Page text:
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Jones v. U.S. Department of Education

United States District Court, E.D. Pennsylvania

February 17, 2017

MICHAEL JONES, Plaintiff,
v.
U.S. DEPARTMENT OF EDUCATION; ARNE DUNCAN; PENNSYLVANIA DEPARTMENT OF LABOR & INDUSTRY; OFFICE OF VOCATIONAL REHABILITATION; BUREAU OF BLINDNESS AND VISUAL SERVICES, Defendants.

          OPINION PLAINTIFF'S EMERGENCY MOTION, ECF NO. 49 - DENIED

          Joseph F. Leeson, Jr. United States District Judge.

         Plaintiff Michael Jones has filed an Emergency Motion to Stay, requesting that the Court enjoin Defendant Office of Vocational Rehabilitation (“OVR”) from terminating his license to operate OVR stand #551, a vending facility at the Philadelphia IRS building. See Pl.'s Mot. 2, ECF No. 49. The termination of the license was a condition of a settlement agreement Jones entered into with Defendants to resolve the claims he raised in this case and other related litigation, which concern Jones's participation as a blind vendor under the Randolph-Sheppard Act. Jones seeks to have the Court “open. . . and reverse” the settlement agreement, contending that he signed the agreement under duress and was unaware of its contents. See Id. Ex. 1 (Jones's January 19, 2017 Complaint).[1] Because Jones has not shown that he is entitled to relief under any of the subsections of Federal Rule of Civil Procedure 60(b), the Court denies his motion.

         In September 2015, the Court referred this case to Magistrate Judge Timothy R. Rice for settlement purposes. On October 27, 2015, after having received notice from Judge Rice that the parties had reached a settlement, the Court dismissed this case with prejudice pursuant to Local Civil Rule 41.1(b) and ordered that Judge Rice retain jurisdiction to enforce the settlement terms. ECF No. 39. On December 1, 2015, at the conclusion of a settlement conference over which Judge Rice presided, the parties signed a written settlement agreement. Settlement Agreement, ECF No. 43. Pursuant to the settlement agreement, Jones must cease operating OVR stand #551 by February 10, 2017. Id. ¶ 5.

         In September 2016, approximately ten months after the parties signed the settlement agreement, Jones sent an email to Judge Rice stating that “there may be serious challenges with this settlement agreement.” See Defs.' Resp. Opp'n Ex. B, ECF No. 52-1. Judge Rice then held a telephone conference at which Jones claimed, as he does in his present motion, that he signed the agreement under duress and was not provided with a braille copy of the agreement. Conf. Tr. 8:15-25, ECF No. 45. In response to Jones's claims, Judge Rice carefully reviewed the circumstances under which the settlement agreement was negotiated and signed. Judge Rice observed that he presided over two settlement conferences on October 23, 2015, and December 1, 2015, which allowed Jones ample time to confer with his family members and with the three attorneys who represented him. In particular, at the latter conference, at which Judge Rice, Jones, Jones's three attorneys, Jones's wife, and Defendants' counsel were present, the participants “spent the better part of the day . . . discussing Mr. Jones's concerns with the agreement and attempting to resolve those.” Conf. Tr. 20:1-8. At the conclusion of that conference, Jones and his attorneys signed the agreement. Conf. Tr. 22:11-13. Judge Rice found that Jones's attorneys were “extremely competent, extremely patient, extremely well informed, and advocated vigorously on behalf of Mr. Jones” and that the attorneys “advised him of his rights and the advisability of entering the agreement which he signed.” Conf. Tr. 24:14-20. With respect to Jones's claim that he was not given a braille copy of the agreement, Judge Rice found that “the attorneys reviewed the provisions with him.” Conf. Tr. 23:10-12. On the basis of these findings, Judge Rice denied Jones's request to revoke the settlement and entered an order to that effect. ECF No. 42.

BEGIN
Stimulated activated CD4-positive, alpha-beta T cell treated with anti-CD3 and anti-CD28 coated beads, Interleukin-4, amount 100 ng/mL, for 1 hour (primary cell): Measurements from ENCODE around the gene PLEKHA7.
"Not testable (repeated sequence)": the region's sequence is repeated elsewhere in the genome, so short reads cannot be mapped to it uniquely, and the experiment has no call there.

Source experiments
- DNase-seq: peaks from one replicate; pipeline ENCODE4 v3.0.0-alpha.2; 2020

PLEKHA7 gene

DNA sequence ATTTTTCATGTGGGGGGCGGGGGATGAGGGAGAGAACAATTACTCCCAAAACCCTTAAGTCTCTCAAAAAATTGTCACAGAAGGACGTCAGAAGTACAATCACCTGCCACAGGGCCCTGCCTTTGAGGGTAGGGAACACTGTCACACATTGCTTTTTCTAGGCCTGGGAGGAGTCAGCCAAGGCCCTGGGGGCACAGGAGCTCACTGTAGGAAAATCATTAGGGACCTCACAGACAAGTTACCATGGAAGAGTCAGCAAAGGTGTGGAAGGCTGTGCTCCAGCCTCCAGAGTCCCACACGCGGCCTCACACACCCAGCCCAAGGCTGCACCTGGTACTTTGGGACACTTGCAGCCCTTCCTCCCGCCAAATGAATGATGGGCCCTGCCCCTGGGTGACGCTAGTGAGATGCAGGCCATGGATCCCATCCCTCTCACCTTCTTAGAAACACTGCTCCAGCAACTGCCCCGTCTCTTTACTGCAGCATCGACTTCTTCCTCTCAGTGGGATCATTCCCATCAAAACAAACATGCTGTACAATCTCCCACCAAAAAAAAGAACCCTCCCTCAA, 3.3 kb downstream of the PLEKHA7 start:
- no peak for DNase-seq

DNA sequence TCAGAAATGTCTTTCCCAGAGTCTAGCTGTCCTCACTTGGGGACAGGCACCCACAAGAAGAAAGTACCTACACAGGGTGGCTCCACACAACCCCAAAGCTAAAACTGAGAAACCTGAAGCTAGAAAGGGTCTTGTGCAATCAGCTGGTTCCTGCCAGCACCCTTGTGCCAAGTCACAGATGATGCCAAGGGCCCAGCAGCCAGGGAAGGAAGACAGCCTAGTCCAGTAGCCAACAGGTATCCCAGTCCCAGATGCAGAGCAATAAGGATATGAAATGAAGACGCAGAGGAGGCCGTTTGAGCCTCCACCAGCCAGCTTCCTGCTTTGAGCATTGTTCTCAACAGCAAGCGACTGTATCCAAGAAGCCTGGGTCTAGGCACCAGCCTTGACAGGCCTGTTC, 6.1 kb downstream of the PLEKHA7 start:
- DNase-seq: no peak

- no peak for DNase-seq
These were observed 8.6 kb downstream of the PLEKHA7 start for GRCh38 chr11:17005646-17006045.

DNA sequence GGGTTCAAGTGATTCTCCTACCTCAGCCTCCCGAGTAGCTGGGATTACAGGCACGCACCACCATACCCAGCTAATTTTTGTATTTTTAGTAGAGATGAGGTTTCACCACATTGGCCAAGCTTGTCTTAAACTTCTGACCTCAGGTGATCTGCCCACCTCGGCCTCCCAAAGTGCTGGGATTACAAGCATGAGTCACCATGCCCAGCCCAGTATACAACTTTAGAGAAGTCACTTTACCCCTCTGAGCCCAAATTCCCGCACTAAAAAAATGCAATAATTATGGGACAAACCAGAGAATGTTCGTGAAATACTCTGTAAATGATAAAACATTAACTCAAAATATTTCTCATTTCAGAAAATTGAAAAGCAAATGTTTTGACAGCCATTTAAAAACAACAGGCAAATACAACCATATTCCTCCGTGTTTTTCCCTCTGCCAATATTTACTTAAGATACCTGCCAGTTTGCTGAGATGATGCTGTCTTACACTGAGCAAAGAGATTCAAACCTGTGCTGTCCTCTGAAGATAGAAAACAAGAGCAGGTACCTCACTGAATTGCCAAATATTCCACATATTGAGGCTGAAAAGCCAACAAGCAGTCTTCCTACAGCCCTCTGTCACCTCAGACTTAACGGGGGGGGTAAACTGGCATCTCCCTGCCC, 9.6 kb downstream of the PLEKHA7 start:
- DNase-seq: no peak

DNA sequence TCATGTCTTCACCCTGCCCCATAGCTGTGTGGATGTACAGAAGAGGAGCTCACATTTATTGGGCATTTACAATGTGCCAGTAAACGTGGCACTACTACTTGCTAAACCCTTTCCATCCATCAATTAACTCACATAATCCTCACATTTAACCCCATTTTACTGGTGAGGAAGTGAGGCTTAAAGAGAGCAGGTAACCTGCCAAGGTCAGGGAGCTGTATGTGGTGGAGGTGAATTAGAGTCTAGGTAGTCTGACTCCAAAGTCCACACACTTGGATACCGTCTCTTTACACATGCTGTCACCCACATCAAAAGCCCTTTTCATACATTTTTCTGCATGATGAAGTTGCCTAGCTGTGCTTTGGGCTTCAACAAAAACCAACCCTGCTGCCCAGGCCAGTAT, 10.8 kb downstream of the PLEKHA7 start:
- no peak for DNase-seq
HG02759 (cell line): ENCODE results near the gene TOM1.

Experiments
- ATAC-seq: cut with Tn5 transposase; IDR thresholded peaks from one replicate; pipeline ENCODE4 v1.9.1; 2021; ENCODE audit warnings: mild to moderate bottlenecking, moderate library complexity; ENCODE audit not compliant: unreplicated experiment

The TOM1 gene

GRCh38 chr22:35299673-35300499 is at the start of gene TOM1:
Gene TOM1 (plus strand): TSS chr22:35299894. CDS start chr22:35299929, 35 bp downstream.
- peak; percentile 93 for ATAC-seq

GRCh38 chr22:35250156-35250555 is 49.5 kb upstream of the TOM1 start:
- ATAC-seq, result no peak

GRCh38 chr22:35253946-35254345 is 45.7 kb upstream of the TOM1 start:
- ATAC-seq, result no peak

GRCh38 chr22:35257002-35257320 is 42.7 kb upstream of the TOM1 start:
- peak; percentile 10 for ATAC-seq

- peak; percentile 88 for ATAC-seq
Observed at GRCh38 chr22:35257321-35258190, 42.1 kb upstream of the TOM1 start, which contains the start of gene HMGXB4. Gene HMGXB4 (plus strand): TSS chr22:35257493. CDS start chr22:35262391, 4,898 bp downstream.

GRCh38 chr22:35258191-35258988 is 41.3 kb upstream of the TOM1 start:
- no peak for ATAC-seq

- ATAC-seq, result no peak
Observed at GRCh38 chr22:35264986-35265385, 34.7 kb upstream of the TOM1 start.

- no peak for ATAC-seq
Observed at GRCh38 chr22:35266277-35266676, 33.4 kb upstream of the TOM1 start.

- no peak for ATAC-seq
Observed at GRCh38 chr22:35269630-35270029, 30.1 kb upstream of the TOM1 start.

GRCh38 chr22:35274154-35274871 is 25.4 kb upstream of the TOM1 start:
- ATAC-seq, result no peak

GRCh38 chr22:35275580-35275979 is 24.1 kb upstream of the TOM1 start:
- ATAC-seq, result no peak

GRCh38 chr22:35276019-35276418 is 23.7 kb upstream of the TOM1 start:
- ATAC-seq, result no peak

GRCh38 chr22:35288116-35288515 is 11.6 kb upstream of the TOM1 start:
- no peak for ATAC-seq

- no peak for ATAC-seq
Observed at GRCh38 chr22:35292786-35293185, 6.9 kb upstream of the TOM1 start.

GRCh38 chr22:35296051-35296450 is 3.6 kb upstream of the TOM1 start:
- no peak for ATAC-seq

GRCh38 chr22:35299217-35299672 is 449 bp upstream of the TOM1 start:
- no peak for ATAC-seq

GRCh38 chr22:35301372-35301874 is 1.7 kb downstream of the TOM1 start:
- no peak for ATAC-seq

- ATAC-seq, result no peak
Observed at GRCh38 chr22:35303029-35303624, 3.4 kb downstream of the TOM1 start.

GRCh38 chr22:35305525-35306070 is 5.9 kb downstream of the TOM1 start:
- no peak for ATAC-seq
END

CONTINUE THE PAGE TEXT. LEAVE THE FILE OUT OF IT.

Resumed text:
Jones appealed Judge Rice's order to the Court of Appeals for the Third Circuit, but the Third Circuit dismissed his appeal for lack of jurisdiction, writing as follows: